If this was like other Friday evenings (or some Sunday afternoons) in 1986, the brown-haired, clean-shaven teen would have left the concession through a set of glass doors and found himself outside, striding across the front of the grandstand to a flight of stairs that takes you up to the landing above. He would have meandered in those sneakers across the catwalk at the top of the stairs, through the judges’ booth and the photo-finish booth, and climbed through a hole the size of a pizza box to get to the tiled roof.
Patterson is determined to become the track announcer. So a lot of days, he’s up here with a program and a tape recorder, calling the races into the microphone from his sky-high perch. It doesn’t matter that no one can hear him. “Ladies and gentlemen, now parad- ing on the track are the horses and drivers for the first race….” His voice is lost behind Vance Cameron, the announcer who’s blaring over the loudspeakers. But today is different. Patterson feels a tap on his shoulder. He spins around and is face to face with assistant mutels manager Tim Brewer.
“You’re up,” he says.
“What do you mean I’m up?” replies Patterson.
“Vance’s got a flat tire,” says Brewer.
When a racetrack is full of people, it has a certain feel. If you walked into the grandstand at Dresden on a Sunday afternoon in the 70s or 80s, you’d have to find your way past the bustling concession and through the patrons milling around the pari-mutuel windows. You’d pick up a program and push through the glass doors, and as you walked out from under the grandstand, you’d feel the warm sun on your face. Kids would bump into you as they ran about, shouting numbers. Kids always pick the winners — much to the chagrin of the grey-bearded man whose cigar is clenched so tightly between his teeth you think it might break in two. He’s pouring over the program, waiting for a horse to jump off the page at him. If you turned to face the grandstand, you’d see the regulars seated in rows of golden bleachers.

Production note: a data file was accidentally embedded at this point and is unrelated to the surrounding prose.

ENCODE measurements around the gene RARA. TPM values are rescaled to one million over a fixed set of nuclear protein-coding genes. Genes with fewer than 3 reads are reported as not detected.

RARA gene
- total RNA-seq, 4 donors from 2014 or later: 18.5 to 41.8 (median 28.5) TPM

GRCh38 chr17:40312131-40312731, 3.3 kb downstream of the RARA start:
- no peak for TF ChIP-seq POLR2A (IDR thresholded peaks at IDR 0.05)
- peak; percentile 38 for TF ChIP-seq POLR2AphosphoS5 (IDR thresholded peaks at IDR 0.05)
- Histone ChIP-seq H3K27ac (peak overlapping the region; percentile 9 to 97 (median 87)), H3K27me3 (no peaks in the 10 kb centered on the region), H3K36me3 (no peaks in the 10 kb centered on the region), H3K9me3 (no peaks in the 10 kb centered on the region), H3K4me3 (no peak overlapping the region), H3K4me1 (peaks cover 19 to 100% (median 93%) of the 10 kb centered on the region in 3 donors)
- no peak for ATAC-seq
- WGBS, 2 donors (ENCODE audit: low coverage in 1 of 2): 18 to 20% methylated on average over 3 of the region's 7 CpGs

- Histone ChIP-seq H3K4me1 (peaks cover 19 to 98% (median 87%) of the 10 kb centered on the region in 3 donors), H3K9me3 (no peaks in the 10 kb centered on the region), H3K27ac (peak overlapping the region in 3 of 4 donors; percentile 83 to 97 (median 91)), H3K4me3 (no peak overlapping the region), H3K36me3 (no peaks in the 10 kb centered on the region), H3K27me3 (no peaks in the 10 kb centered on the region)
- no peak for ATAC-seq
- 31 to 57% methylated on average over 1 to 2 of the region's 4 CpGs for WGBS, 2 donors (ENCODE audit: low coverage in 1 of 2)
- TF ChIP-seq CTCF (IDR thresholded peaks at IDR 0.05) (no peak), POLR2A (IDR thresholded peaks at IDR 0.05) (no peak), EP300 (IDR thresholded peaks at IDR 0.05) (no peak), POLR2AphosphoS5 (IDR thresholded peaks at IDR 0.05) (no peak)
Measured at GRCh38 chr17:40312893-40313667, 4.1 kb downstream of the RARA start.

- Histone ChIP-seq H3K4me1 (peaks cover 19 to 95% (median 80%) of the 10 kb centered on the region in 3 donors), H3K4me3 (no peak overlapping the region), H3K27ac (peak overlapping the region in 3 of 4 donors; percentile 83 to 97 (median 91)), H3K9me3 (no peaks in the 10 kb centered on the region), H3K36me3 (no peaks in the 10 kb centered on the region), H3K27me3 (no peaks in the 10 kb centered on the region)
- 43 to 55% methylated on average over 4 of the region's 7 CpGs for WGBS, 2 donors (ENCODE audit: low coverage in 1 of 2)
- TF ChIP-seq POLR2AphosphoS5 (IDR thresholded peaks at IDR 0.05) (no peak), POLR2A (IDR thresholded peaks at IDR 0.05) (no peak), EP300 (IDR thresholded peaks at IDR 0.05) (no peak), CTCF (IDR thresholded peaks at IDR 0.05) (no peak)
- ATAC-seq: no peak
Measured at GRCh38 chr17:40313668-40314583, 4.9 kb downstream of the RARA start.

Behind you, horses would thunder past as drivers warmed up. And you’d smell French fries. Hot dogs. Horses. The track at Dresden is so close. It’s not like those other big places. It’s so close you’d feel as though you could touch the horses as they flew by. That was Dresden Raceway. That was Ontario’s little Saratoga.
With growing excitement, Patterson follows Brewer out the glass doors, through the misting rain, up the stairs of the grandstand, over the catwalk, and into the announcer’s booth. Brewer leans over and flips a switch. “You’re live,” he says, before turning to leave.
Patterson eagerly shifts his attention back to the program. It’s six minutes to post. The trouble with calling races in the rain is that drivers wear mud-suits – clear, plastic suits that hopefully keep them from getting soaked in the muck and splatter of the track. Their usually bright colours get a little muted, and it can be hard to tell who’s who.
Running down the post parade, Patterson’s getting a little worried. He’s got Mike and Mark Horner and Ross Haywood all in green and white. The McGuire boys are black and white, Dale Williams has a little red in his colours but his brother Mark doesn’t. And they’re all in mud-suits.
“You’ve got to be freakin’ kidding me,” mutters Patterson.
He peers out into the rain and takes a deep breath before leaning into the microphone. It’s two minutes to post.
“Ladies and gentlemen, now parading on the track are the horses and drivers for the first race….”